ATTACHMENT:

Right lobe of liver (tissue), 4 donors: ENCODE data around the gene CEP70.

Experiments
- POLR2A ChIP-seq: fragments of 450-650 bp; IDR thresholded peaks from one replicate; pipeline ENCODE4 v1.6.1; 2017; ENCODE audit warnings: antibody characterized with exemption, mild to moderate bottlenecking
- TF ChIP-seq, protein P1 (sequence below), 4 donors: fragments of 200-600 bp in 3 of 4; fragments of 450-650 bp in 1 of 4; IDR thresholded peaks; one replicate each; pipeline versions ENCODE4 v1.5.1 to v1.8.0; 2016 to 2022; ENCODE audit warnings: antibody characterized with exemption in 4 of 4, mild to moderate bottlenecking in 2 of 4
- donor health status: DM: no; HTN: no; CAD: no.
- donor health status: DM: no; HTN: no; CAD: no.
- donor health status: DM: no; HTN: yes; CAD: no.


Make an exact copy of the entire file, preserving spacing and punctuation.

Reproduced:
Right lobe of liver (tissue), 4 donors: ENCODE data around the gene CEP70.

Experiments
- POLR2A ChIP-seq: fragments of 450-650 bp; IDR thresholded peaks from one replicate; pipeline ENCODE4 v1.6.1; 2017; ENCODE audit warnings: antibody characterized with exemption, mild to moderate bottlenecking
- TF ChIP-seq, protein P1 (sequence below), 4 donors: fragments of 200-600 bp in 3 of 4; fragments of 450-650 bp in 1 of 4; IDR thresholded peaks; one replicate each; pipeline versions ENCODE4 v1.5.1 to v1.8.0; 2016 to 2022; ENCODE audit warnings: antibody characterized with exemption in 4 of 4, mild to moderate bottlenecking in 2 of 4
- donor health status: DM: no; HTN: no; CAD: no.
- donor health status: DM: no; HTN: no; CAD: no.
- donor health status: DM: no; HTN: yes; CAD: no.